NEW YORK — Jennifer Lopez is out to prove she’s still got it when it comes to scent.

Still by Jennifer Lopez, set to be on counters in October, is the celebrity’s second fragrance in as many years. And the owner of Lopez’s fragrance license — Lancaster Group Worldwide, a division of Coty Inc. — is banking on a runaway success on the order of Lopez’s first fragrance, Glow by JLo, that was released here last September. That fragrance was said to have rung up global retail sales of more than $40 million in its first four months on counter in 16 markets, with $29 million of that in the U.S.

This story first appeared in the July 22, 2003 issue of WWD. Subscribe Today.

Last December, Bernd Beetz, chief executive of Coty, told WWD that Glow had joined a club of only about four other fragrances that had sold more than $40 million in their first year on counter — and that he believed Glow was on target for a $100 million launch year. Glow is currently available in about 2,000 U.S. department and specialty store doors, and it is expected that Still will follow Glow into the same distribution.

Lancaster president Michele Scannavini and Catherine Walsh, vice president of marketing for cosmetics and American licenses at Lancaster, are set to begin presenting the fragrance to U.S. press Wednesday, but are keeping mum on the specifics of the new juice. However, before the official statement, some details about the fragrance have begun to seep out. WWD has learned that Still’s silvery-faceted bottle contains a new form of floral (said to be by Quest International, which also developed the first fragrance) that is intended to appeal to a slightly — but only slightly — older age group than Lopez’s first fragrance. Glow’s primary age target, the company said at launch, was 15-to-25-year-old women, with a secondary target of 10 to 15 year-olds. While Glow was more about flash, Still is said to be more about uptown glamour and elegance. The different positionings, it is thought, will avoid cannibalization of the original’s market.

And like its predecessor — which features a rhinestone JLo insignia dangling from the bottle’s neck that doubles as a bracelet — Still also contains a piece of J.Lo-style bling: a fake-diamond ring placed in the neck of the bottle and held on by the bottle’s cap.

Still is also said to sport a slightly higher price tag than that of Glow, and several sources predict Still will produce an even greater windfall for Coty — perhaps as high as $50 million globally by the end of this year.

Glow’s stockkeeping units consist of a 1.7-oz. eau de toilette for $39.50, a 3.4-oz. eau de toilette for $53, a $25 body lotion and a $20 shower gel. Still’s price points could be significantly higher than those of Glow, although its sizes and ancillaries are expected to be similar.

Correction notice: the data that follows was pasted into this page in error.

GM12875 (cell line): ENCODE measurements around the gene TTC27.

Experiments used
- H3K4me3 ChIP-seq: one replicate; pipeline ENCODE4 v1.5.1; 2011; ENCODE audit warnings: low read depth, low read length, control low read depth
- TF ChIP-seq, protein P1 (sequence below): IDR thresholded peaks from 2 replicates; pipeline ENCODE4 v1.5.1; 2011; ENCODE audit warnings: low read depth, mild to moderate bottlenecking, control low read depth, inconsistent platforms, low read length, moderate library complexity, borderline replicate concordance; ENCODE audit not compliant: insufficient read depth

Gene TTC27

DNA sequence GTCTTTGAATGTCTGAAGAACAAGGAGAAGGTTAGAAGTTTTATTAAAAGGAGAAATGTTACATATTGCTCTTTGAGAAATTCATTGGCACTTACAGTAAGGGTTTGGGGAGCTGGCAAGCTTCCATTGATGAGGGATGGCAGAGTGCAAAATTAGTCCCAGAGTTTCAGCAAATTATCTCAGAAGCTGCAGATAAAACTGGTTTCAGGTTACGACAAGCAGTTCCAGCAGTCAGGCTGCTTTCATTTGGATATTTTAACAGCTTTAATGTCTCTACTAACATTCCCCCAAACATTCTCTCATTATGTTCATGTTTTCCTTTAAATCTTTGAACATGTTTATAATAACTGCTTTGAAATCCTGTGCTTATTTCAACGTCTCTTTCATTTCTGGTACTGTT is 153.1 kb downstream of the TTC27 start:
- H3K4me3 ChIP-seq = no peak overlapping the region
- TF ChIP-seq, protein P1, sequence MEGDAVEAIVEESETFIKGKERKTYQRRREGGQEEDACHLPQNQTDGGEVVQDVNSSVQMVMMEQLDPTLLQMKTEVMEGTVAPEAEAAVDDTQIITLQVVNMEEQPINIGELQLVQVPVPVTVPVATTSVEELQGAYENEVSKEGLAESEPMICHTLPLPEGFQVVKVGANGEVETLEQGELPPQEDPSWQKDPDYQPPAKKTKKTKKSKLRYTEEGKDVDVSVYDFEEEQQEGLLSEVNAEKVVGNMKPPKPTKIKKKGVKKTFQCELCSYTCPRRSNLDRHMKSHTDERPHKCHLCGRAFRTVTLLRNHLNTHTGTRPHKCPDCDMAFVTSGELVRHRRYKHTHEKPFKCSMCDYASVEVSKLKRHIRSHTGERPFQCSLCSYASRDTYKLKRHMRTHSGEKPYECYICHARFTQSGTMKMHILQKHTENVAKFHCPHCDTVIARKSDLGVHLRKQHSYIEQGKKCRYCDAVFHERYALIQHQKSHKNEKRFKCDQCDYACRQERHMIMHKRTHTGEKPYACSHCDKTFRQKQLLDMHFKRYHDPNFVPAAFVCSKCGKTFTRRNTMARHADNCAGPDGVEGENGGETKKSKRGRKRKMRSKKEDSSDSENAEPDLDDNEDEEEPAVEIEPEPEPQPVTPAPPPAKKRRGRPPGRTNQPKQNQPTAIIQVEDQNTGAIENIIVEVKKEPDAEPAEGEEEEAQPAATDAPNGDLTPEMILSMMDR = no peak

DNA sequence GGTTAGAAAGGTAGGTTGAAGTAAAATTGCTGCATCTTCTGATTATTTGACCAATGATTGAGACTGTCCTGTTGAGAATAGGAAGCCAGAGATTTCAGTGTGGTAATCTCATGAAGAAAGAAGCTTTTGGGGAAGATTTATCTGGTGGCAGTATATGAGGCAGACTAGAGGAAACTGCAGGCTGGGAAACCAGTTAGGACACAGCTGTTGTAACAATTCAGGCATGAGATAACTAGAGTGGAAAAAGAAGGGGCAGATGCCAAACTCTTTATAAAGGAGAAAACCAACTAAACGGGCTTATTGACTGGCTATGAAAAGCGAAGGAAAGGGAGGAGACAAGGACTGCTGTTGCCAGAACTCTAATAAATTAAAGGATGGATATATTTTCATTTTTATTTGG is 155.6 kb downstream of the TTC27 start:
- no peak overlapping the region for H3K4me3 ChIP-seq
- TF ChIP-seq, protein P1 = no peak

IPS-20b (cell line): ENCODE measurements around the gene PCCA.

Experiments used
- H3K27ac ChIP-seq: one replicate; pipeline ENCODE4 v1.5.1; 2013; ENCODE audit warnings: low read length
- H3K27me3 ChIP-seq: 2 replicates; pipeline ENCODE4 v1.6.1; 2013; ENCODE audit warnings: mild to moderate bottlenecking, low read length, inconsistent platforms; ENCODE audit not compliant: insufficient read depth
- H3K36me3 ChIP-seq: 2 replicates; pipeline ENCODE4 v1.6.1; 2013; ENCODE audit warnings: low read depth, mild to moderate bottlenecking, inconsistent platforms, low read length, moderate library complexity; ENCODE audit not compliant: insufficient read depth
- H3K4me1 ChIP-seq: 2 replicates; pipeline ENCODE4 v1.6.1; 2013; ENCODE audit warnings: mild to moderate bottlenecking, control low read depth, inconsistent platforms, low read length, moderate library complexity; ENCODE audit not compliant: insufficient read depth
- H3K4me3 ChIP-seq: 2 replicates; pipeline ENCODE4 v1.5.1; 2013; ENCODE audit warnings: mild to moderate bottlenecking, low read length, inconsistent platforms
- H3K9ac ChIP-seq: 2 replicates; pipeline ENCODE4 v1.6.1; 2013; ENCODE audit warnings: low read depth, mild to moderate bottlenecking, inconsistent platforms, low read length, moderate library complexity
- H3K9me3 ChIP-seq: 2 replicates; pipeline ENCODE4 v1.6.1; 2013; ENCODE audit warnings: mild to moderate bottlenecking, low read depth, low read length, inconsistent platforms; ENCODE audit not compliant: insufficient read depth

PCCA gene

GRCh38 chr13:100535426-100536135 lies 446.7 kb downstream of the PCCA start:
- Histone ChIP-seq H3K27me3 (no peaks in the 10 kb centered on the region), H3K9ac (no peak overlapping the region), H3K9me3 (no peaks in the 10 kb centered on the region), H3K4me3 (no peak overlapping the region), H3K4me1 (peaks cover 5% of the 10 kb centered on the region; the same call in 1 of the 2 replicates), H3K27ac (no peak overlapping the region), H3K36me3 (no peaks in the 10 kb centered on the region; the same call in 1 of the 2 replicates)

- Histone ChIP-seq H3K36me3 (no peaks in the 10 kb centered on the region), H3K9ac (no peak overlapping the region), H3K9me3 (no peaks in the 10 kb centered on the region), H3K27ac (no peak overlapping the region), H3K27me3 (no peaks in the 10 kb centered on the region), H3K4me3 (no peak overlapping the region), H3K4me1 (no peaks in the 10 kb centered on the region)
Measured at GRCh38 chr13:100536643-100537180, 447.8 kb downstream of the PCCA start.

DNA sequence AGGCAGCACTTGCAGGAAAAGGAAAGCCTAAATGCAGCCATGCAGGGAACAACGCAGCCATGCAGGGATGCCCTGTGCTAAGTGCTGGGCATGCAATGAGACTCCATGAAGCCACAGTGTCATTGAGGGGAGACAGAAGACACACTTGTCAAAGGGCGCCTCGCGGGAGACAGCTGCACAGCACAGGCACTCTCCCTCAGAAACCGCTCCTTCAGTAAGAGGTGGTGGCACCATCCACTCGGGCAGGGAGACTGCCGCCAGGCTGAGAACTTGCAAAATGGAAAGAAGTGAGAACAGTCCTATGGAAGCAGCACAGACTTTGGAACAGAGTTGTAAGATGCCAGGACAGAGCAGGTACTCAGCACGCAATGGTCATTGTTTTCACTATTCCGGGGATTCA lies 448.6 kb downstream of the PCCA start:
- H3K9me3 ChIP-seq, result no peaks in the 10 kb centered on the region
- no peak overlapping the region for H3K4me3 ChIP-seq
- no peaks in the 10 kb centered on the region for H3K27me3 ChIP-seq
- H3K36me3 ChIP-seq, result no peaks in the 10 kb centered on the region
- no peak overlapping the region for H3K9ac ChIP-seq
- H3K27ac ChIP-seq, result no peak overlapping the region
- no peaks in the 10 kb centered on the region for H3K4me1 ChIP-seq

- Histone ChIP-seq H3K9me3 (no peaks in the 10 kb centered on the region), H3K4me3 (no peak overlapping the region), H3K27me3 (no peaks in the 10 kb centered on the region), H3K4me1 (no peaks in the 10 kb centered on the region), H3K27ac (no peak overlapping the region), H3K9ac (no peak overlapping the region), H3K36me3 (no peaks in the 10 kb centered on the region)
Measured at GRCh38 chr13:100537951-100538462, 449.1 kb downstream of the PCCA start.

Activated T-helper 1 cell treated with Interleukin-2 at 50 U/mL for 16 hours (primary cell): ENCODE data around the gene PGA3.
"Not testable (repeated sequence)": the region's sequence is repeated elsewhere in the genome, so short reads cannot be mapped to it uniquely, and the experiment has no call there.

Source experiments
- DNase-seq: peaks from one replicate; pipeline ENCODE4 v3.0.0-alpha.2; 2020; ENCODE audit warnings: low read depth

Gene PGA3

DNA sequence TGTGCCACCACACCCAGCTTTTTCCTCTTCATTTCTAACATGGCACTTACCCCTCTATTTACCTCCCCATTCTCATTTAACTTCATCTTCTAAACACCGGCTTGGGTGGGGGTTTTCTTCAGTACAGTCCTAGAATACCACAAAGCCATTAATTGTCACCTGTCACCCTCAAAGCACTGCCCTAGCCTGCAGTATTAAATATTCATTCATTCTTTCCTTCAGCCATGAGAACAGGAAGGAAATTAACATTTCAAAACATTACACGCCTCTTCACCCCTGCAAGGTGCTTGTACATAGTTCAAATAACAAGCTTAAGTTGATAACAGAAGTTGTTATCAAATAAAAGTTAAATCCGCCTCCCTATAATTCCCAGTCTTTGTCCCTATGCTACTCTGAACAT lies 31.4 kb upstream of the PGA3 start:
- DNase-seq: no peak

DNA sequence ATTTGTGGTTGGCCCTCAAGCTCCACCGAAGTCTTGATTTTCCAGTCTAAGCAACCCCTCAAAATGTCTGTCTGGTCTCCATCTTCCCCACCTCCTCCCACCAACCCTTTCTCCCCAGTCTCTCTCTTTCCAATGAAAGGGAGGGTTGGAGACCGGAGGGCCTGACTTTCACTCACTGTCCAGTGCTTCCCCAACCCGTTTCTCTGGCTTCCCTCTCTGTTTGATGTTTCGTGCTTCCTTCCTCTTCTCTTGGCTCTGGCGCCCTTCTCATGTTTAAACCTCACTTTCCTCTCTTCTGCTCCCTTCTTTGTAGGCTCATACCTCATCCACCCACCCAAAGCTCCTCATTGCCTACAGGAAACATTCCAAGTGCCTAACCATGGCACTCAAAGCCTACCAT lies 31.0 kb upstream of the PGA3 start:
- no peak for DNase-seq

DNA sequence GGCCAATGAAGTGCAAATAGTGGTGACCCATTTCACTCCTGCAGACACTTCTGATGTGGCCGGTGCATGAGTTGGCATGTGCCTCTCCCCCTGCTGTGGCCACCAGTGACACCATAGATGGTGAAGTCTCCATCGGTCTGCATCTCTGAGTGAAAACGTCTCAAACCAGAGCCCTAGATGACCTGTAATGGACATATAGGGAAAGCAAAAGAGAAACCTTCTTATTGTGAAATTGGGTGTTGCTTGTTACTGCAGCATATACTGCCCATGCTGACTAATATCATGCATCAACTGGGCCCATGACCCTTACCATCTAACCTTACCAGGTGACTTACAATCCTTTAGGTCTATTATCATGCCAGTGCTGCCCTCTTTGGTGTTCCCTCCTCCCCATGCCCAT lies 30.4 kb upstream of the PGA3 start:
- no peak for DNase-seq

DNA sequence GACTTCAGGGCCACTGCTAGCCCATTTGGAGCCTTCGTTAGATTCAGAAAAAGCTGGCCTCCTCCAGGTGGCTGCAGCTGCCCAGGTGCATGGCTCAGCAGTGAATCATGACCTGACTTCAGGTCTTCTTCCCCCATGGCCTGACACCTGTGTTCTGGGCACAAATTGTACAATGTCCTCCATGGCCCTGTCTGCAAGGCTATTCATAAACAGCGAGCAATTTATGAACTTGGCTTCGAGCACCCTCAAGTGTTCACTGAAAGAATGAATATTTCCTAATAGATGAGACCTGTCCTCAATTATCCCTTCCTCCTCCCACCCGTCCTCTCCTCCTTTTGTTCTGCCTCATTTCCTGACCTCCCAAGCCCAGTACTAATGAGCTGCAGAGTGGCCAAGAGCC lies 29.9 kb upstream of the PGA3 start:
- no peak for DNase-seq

At least in early versions of Still’s ad, Lopez was more covered-up than she had been in ads for Glow. The visual for Glow featured Lopez’s ostensibly nude body — complete with a steamed-up outline of that famous derriere — in the shower.

The ad for Still contains a more elegant Lopez, clothed this time. The advertising positioning is one of high glamour, with a very blonde Lopez leaning into the frame.

“I looked at it and saw Marilyn Monroe,” said one retailer, who said she was concerned by the parallel. “It’s very pinup-y,”she said, adding that it’s quite possible that Still could outsell Glow. The biggest problem with the first fragrance, she added, was staying in stock. “For all the business we did, we could have done more.”

Keeping the popular Glow in stock has proven to be a challenge for a number of retailers, especially right after its launch last fall. Beetz said in December that, while it was a challenge to keep up with demand, it was a nice problem to have.

A not-so-nice problem the original scent is facing, however, is a lawsuit filed last August by Glow Industries, the Los Angeles-based beauty brand owned by Terri Williamson. The suit, which alleged trademark infringement, trademark dilution and federal, California statutory and common-law unfair competition, had not been settled at press time, although a plaintiff’s motion for summary judgment was scheduled on the calendar of the Hon. Margaret Morrow in the U.S. District Court, Central Division of California, Monday. Results were not available at press time and calls to Williamson’s attorney and the court had not been returned.


PARIS — Groupe Clarins will open two freestanding boutiques in New York — one on Madison Avenue in September, which will sell Clarins products on the ground floor and include a beauty institute on the second — and another in SoHo by year’s end.

It is the first time the French beauty firm will have its own retail locations. Clarins is working with French beauty retailer and manufacturer L’Occitane, in which it has a minority stake, on the project.

— Jennifer Weil

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